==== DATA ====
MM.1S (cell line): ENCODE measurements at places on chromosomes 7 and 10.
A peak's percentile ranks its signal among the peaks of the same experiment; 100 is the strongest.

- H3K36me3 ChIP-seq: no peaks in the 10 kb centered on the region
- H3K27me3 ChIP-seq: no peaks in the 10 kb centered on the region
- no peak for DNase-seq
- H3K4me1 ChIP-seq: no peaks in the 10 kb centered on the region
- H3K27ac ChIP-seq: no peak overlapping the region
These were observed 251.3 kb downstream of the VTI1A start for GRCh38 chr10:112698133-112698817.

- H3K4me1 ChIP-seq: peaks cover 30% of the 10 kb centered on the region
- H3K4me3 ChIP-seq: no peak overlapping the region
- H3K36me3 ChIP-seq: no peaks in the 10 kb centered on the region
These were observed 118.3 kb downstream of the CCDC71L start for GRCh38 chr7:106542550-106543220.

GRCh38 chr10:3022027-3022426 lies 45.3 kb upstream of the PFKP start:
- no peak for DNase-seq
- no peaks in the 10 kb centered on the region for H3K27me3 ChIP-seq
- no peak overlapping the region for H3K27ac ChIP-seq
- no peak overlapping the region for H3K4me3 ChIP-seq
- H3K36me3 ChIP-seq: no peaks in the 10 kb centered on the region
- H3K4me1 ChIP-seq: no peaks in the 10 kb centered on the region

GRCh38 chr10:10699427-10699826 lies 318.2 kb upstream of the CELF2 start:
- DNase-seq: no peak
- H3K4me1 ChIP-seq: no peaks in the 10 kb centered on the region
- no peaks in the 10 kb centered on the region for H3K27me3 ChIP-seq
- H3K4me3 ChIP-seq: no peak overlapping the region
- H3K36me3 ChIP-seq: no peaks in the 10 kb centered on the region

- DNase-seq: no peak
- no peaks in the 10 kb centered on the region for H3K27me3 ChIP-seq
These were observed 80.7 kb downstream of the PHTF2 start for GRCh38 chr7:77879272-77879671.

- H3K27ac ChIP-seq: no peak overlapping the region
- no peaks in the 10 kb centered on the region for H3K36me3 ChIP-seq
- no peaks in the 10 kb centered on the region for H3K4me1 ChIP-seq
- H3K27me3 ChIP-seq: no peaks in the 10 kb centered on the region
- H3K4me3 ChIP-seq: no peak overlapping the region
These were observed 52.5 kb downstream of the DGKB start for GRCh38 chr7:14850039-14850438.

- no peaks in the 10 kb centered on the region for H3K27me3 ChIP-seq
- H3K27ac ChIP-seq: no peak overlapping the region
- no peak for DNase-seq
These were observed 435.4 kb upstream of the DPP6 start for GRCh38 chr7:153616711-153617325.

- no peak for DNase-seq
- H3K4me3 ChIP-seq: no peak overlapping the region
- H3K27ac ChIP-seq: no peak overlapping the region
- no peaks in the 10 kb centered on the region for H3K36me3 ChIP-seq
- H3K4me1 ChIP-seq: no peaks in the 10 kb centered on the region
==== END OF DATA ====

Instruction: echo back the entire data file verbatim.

MM.1S (cell line): ENCODE measurements at places on chromosomes 7 and 10.
A peak's percentile ranks its signal among the peaks of the same experiment; 100 is the strongest.

- H3K36me3 ChIP-seq: no peaks in the 10 kb centered on the region
- H3K27me3 ChIP-seq: no peaks in the 10 kb centered on the region
- no peak for DNase-seq
- H3K4me1 ChIP-seq: no peaks in the 10 kb centered on the region
- H3K27ac ChIP-seq: no peak overlapping the region
These were observed 251.3 kb downstream of the VTI1A start for GRCh38 chr10:112698133-112698817.

- H3K4me1 ChIP-seq: peaks cover 30% of the 10 kb centered on the region
- H3K4me3 ChIP-seq: no peak overlapping the region
- H3K36me3 ChIP-seq: no peaks in the 10 kb centered on the region
These were observed 118.3 kb downstream of the CCDC71L start for GRCh38 chr7:106542550-106543220.

GRCh38 chr10:3022027-3022426 lies 45.3 kb upstream of the PFKP start:
- no peak for DNase-seq
- no peaks in the 10 kb centered on the region for H3K27me3 ChIP-seq
- no peak overlapping the region for H3K27ac ChIP-seq
- no peak overlapping the region for H3K4me3 ChIP-seq
- H3K36me3 ChIP-seq: no peaks in the 10 kb centered on the region
- H3K4me1 ChIP-seq: no peaks in the 10 kb centered on the region

GRCh38 chr10:10699427-10699826 lies 318.2 kb upstream of the CELF2 start:
- DNase-seq: no peak
- H3K4me1 ChIP-seq: no peaks in the 10 kb centered on the region
- no peaks in the 10 kb centered on the region for H3K27me3 ChIP-seq
- H3K4me3 ChIP-seq: no peak overlapping the region
- H3K36me3 ChIP-seq: no peaks in the 10 kb centered on the region

- DNase-seq: no peak
- no peaks in the 10 kb centered on the region for H3K27me3 ChIP-seq
These were observed 80.7 kb downstream of the PHTF2 start for GRCh38 chr7:77879272-77879671.

- H3K27ac ChIP-seq: no peak overlapping the region
- no peaks in the 10 kb centered on the region for H3K36me3 ChIP-seq
- no peaks in the 10 kb centered on the region for H3K4me1 ChIP-seq
- H3K27me3 ChIP-seq: no peaks in the 10 kb centered on the region
- H3K4me3 ChIP-seq: no peak overlapping the region
These were observed 52.5 kb downstream of the DGKB start for GRCh38 chr7:14850039-14850438.

- no peaks in the 10 kb centered on the region for H3K27me3 ChIP-seq
- H3K27ac ChIP-seq: no peak overlapping the region
- no peak for DNase-seq
These were observed 435.4 kb upstream of the DPP6 start for GRCh38 chr7:153616711-153617325.

- no peak for DNase-seq
- H3K4me3 ChIP-seq: no peak overlapping the region
- H3K27ac ChIP-seq: no peak overlapping the region
- no peaks in the 10 kb centered on the region for H3K36me3 ChIP-seq
- H3K4me1 ChIP-seq: no peaks in the 10 kb centered on the region